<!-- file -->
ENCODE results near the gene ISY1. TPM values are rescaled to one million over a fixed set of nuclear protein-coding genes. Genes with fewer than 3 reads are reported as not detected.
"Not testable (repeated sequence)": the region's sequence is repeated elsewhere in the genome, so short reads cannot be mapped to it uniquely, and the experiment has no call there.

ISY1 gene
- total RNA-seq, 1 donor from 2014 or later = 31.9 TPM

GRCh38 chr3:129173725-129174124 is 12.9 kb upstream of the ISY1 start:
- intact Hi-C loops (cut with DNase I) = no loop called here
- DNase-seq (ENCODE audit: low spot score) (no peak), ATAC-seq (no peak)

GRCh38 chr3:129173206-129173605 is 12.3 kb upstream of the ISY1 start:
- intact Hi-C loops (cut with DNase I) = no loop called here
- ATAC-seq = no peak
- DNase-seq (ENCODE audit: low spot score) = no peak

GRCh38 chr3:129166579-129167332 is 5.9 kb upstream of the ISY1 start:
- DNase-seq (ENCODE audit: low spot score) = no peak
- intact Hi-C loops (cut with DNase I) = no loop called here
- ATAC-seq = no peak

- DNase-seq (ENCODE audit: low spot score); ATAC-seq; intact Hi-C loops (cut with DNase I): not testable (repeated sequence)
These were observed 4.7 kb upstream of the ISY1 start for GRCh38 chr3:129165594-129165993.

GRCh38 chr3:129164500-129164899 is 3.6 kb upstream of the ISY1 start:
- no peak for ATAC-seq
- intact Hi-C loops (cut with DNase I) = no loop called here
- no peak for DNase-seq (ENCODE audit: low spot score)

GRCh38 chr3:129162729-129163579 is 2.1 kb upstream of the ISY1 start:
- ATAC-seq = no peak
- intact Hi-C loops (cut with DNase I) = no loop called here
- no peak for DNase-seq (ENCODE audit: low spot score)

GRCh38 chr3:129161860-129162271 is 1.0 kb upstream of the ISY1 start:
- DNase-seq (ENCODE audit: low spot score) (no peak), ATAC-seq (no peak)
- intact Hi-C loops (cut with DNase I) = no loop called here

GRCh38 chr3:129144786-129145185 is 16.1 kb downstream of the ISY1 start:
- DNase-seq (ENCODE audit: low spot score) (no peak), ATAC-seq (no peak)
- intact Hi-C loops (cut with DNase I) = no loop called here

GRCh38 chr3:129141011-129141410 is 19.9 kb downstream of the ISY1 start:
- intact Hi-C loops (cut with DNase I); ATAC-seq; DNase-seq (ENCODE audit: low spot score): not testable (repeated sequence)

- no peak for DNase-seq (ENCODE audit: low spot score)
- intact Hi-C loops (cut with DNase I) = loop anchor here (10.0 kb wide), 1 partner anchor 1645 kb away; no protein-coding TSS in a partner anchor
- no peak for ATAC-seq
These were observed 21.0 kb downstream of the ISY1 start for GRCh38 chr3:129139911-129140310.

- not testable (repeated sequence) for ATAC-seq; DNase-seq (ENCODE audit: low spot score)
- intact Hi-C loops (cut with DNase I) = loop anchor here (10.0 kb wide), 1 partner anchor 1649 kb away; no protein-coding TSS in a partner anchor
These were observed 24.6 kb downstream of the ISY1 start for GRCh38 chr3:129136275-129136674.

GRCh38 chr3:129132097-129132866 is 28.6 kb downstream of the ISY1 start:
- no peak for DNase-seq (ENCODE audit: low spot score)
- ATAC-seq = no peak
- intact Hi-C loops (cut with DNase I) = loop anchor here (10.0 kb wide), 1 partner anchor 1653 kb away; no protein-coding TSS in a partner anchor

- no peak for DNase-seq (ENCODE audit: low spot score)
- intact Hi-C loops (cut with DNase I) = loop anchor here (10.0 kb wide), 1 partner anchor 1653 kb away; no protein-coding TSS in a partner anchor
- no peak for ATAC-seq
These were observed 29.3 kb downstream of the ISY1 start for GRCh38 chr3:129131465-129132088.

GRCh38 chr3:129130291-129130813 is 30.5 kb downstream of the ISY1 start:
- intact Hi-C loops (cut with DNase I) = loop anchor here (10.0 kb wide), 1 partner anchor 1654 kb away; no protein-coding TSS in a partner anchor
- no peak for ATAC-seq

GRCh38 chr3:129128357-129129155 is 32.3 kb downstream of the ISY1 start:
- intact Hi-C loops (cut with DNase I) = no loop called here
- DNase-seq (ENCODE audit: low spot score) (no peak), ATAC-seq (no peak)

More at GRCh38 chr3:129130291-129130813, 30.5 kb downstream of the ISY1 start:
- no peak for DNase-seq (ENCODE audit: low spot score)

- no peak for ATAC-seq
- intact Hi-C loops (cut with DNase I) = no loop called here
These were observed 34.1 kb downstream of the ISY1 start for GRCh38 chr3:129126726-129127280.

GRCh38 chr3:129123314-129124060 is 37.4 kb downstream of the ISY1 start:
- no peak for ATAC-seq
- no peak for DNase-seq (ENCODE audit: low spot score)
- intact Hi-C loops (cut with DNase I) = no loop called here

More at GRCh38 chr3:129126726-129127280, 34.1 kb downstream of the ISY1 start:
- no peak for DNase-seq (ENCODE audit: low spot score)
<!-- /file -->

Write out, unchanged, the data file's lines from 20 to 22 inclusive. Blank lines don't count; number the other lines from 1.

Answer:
- intact Hi-C loops (cut with DNase I) = no loop called here
- no peak for DNase-seq (ENCODE audit: low spot score)

GRCh38 chr3:129162729-129163579 is 2.1 kb upstream of the ISY1 start: